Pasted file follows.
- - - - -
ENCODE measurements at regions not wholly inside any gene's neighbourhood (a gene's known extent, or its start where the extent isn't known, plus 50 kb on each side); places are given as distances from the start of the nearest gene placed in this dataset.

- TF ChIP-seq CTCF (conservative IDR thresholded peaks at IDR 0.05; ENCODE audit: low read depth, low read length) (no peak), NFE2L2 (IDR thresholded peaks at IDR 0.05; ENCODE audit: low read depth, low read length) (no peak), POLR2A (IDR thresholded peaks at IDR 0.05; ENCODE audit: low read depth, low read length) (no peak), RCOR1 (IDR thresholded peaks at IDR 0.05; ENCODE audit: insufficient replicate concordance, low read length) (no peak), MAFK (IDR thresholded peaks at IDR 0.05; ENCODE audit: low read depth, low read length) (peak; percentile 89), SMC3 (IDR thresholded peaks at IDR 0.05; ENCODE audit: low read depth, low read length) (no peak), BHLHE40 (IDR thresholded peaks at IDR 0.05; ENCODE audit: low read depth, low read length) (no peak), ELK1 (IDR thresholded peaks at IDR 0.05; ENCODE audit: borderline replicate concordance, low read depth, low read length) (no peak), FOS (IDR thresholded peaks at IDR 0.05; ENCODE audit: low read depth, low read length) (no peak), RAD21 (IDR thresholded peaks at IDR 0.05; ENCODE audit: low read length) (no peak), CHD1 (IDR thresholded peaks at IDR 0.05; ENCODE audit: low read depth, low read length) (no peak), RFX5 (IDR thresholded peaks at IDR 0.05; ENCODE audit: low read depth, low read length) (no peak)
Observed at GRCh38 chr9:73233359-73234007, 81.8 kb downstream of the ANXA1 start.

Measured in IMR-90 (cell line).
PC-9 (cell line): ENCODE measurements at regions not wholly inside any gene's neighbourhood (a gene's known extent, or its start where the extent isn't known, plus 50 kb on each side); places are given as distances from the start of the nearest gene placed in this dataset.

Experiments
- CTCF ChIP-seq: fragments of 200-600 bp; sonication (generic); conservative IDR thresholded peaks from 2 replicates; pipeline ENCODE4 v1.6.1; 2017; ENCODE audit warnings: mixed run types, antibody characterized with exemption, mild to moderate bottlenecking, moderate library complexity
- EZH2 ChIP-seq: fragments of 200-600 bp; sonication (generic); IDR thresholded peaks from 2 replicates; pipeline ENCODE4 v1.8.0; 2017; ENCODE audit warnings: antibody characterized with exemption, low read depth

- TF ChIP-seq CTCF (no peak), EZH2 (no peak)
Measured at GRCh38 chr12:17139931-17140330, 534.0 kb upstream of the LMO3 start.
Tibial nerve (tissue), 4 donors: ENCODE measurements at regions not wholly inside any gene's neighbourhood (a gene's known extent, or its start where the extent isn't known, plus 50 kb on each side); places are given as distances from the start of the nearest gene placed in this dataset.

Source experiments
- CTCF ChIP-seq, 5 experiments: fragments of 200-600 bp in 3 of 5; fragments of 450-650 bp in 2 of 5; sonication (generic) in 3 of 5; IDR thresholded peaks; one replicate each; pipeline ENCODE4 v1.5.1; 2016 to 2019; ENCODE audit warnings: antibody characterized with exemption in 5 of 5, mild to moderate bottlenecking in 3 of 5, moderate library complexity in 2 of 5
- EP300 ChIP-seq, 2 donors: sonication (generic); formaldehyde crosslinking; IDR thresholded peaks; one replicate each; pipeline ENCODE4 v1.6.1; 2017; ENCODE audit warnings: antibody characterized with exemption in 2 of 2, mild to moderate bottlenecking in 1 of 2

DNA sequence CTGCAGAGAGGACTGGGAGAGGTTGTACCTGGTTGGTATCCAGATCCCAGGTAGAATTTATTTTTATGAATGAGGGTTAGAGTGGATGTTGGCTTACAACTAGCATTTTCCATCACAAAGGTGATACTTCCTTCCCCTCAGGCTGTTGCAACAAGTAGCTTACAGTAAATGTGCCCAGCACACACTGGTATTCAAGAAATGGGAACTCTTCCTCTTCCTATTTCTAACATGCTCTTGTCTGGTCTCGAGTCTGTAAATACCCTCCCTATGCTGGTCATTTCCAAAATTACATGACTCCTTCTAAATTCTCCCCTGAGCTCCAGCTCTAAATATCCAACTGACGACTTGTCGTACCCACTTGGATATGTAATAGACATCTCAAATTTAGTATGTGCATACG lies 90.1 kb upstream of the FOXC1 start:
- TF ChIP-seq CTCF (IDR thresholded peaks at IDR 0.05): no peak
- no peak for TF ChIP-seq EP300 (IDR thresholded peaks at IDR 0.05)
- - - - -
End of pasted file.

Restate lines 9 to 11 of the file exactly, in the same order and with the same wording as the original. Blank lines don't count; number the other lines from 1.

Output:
- TF ChIP-seq CTCF (no peak), EZH2 (no peak)
Measured at GRCh38 chr12:17139931-17140330, 534.0 kb upstream of the LMO3 start.
Tibial nerve (tissue), 4 donors: ENCODE measurements at regions not wholly inside any gene's neighbourhood (a gene's known extent, or its start where the extent isn't known, plus 50 kb on each side); places are given as distances from the start of the nearest gene placed in this dataset.